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Since June of last year, 13 apartment complexes with 4,360 units opened in the Katy area, according to ApartmentData.com, a Houston-based company that performs market research on the multifamily industry.

Another seven complexes are expected to open with 2,073 units by October 2021, and six more multifamily developments with 1,799 units are proposed for the Katy area, per the data.

“[In the Katy area] a lot of new product is being built, and it’s usually higher quality,” ApartmentData.com President Bruce McClenny said.

Out of about 22,500 total units in the Katy area—defined as the geographic boundaries of Katy ISD—roughly 14,000 are Class A apartments, which were built after 2004 with rents around $1,200 to $1,400 per month, McClenny said.

There are fewer Class B apartments—which are apartments built in the 1990s and 2000s with monthly rents ranging from $900-$1,100—in the Katy area, he said. There are only about 2,000 units are considered Class C, and there are no Class D apartments in the Katy area.

Across the Greater Houston area, demand for apartments has slumped because of the economic slowdown from the coronavirus pandemic and oil crash this spring, he said.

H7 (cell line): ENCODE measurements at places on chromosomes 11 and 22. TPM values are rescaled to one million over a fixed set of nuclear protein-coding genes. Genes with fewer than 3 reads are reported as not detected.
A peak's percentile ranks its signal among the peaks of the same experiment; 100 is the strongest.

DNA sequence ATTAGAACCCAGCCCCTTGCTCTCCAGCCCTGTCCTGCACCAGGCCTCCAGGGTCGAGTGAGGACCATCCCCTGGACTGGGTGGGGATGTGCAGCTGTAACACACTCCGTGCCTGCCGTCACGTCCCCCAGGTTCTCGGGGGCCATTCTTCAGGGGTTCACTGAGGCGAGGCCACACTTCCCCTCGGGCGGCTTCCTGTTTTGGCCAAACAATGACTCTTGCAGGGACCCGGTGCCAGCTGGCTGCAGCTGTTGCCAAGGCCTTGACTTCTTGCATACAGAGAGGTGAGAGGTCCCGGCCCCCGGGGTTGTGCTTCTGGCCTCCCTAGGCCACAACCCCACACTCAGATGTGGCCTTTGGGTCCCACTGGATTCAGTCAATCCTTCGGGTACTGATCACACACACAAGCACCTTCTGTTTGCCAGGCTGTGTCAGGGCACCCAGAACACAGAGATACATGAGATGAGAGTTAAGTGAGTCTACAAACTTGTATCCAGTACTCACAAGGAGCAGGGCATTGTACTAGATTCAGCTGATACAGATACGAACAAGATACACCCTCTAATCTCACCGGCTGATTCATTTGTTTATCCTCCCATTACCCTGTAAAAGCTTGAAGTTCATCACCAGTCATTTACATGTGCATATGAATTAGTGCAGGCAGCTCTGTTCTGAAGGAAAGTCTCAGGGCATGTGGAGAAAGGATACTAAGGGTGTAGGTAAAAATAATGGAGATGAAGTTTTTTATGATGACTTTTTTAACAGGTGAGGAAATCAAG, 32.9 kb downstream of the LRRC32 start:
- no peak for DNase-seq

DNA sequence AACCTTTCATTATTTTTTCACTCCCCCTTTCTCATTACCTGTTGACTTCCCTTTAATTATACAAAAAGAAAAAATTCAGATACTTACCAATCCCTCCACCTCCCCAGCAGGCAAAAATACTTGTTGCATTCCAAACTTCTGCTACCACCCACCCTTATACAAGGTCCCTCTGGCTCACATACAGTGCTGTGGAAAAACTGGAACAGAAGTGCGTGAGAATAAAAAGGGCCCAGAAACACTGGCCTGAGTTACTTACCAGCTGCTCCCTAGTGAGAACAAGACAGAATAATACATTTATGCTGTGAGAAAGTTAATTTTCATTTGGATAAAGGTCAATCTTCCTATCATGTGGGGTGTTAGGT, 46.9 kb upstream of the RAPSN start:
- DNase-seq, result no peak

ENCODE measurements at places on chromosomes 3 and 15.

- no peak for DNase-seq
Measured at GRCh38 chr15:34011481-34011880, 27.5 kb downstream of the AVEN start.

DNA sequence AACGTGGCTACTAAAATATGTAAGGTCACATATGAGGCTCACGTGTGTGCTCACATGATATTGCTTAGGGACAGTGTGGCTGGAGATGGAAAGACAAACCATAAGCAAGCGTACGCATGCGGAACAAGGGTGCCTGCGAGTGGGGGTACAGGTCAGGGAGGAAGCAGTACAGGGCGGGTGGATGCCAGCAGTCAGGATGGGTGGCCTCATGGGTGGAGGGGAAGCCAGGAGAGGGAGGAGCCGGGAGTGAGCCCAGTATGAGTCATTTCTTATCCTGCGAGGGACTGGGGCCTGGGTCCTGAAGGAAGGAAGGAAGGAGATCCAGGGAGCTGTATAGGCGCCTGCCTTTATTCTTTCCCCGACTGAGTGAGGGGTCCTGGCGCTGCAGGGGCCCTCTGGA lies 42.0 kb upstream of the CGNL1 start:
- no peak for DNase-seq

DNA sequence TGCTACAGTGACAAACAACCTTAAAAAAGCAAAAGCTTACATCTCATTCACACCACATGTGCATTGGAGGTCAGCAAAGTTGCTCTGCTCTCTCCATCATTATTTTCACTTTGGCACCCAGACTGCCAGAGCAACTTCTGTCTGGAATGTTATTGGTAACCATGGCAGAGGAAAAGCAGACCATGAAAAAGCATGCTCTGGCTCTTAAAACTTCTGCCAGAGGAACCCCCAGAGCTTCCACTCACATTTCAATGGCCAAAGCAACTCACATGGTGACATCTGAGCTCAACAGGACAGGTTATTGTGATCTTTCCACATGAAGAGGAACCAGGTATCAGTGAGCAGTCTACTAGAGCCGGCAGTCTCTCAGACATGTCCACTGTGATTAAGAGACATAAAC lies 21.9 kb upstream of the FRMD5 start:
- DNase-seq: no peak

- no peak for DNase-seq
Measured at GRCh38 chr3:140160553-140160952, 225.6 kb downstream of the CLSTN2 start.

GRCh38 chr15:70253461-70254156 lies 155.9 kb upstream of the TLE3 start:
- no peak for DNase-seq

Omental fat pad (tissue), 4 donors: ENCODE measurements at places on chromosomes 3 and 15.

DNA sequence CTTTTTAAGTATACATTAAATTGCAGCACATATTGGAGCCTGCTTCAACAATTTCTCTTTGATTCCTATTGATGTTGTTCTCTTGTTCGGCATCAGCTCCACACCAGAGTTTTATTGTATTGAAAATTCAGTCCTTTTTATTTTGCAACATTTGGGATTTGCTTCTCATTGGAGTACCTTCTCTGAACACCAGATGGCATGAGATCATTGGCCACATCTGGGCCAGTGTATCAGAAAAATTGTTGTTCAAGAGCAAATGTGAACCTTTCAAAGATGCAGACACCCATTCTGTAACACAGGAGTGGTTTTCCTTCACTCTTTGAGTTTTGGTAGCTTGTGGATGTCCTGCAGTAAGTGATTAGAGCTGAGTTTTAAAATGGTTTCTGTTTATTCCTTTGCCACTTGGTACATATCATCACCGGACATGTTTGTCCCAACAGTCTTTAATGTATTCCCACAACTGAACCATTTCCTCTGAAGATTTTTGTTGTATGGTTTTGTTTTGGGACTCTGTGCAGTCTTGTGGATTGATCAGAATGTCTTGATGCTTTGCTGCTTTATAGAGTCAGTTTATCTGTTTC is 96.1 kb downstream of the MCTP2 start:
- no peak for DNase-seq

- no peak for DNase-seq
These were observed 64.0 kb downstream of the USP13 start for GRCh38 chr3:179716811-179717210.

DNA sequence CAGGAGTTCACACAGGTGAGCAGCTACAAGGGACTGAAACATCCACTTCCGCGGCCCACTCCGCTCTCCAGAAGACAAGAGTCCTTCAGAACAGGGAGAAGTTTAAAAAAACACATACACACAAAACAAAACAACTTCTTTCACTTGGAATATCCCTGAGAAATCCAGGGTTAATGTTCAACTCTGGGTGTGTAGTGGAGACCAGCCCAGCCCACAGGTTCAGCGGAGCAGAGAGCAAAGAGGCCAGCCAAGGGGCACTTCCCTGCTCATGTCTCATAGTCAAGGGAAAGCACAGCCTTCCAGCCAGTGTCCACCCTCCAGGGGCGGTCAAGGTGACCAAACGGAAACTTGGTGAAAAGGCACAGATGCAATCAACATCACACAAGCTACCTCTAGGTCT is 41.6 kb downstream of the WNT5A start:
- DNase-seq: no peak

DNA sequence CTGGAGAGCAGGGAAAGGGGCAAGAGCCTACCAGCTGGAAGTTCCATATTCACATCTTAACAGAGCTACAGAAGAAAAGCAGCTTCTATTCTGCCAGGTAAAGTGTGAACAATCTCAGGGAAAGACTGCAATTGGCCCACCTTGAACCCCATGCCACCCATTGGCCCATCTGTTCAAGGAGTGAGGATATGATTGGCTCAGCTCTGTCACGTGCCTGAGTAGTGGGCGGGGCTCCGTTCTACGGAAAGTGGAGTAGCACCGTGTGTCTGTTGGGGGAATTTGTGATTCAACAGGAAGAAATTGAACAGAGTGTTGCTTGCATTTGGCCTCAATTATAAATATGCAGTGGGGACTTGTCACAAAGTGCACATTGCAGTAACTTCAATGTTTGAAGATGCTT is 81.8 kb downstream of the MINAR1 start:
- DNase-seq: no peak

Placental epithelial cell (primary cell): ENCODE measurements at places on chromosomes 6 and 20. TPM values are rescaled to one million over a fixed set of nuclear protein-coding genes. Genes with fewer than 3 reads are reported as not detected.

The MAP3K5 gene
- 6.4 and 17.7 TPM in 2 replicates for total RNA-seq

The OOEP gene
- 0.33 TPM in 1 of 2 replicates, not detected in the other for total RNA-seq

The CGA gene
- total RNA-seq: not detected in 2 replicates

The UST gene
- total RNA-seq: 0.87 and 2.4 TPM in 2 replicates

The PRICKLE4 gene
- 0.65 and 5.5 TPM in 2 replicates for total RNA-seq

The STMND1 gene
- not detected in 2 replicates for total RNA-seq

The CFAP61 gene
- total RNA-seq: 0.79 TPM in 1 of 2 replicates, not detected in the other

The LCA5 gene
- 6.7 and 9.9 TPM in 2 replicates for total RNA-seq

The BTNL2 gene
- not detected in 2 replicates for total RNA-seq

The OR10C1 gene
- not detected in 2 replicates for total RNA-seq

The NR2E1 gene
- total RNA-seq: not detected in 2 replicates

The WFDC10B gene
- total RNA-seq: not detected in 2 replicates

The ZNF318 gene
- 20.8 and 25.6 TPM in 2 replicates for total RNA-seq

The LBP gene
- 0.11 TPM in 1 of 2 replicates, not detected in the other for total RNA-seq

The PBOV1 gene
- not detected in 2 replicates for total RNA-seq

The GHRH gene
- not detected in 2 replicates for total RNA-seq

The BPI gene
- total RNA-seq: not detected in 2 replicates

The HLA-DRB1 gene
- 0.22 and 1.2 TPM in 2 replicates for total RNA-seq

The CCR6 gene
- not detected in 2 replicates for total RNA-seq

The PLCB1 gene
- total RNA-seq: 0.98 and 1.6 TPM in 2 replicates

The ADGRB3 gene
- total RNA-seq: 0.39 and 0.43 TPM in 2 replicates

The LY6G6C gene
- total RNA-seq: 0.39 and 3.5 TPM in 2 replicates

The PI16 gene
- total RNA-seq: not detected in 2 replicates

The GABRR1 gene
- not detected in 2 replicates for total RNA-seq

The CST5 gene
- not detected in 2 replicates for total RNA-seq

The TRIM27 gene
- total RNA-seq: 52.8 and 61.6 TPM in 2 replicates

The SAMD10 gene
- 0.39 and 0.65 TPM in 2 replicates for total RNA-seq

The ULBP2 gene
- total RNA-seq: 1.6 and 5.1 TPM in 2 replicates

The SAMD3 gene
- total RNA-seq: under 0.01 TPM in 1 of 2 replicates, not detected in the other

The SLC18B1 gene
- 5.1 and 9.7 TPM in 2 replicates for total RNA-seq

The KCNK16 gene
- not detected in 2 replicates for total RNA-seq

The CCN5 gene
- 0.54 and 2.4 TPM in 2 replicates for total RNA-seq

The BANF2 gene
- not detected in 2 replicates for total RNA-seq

Construction activity may slow in Katy and the Greater Houston area, he said. Local permitting offices were closed during the stay-at-home orders, so there will be a temporary pause on all new construction as these offices catch up. Some developers may pause on their projects to wait and see the economic fallout and demand over the next few months.

McClenny said he is optimistic this will be temporary slowdown, and the Katy multifamily market will rebound.

“Katy’s a great place to live: It’s proven that over and over again,” he said. “It’s a very desired place to live, and development has been rewarded. That dynamic may pause but should get back to its position.”


Publication: Katy Community Impact

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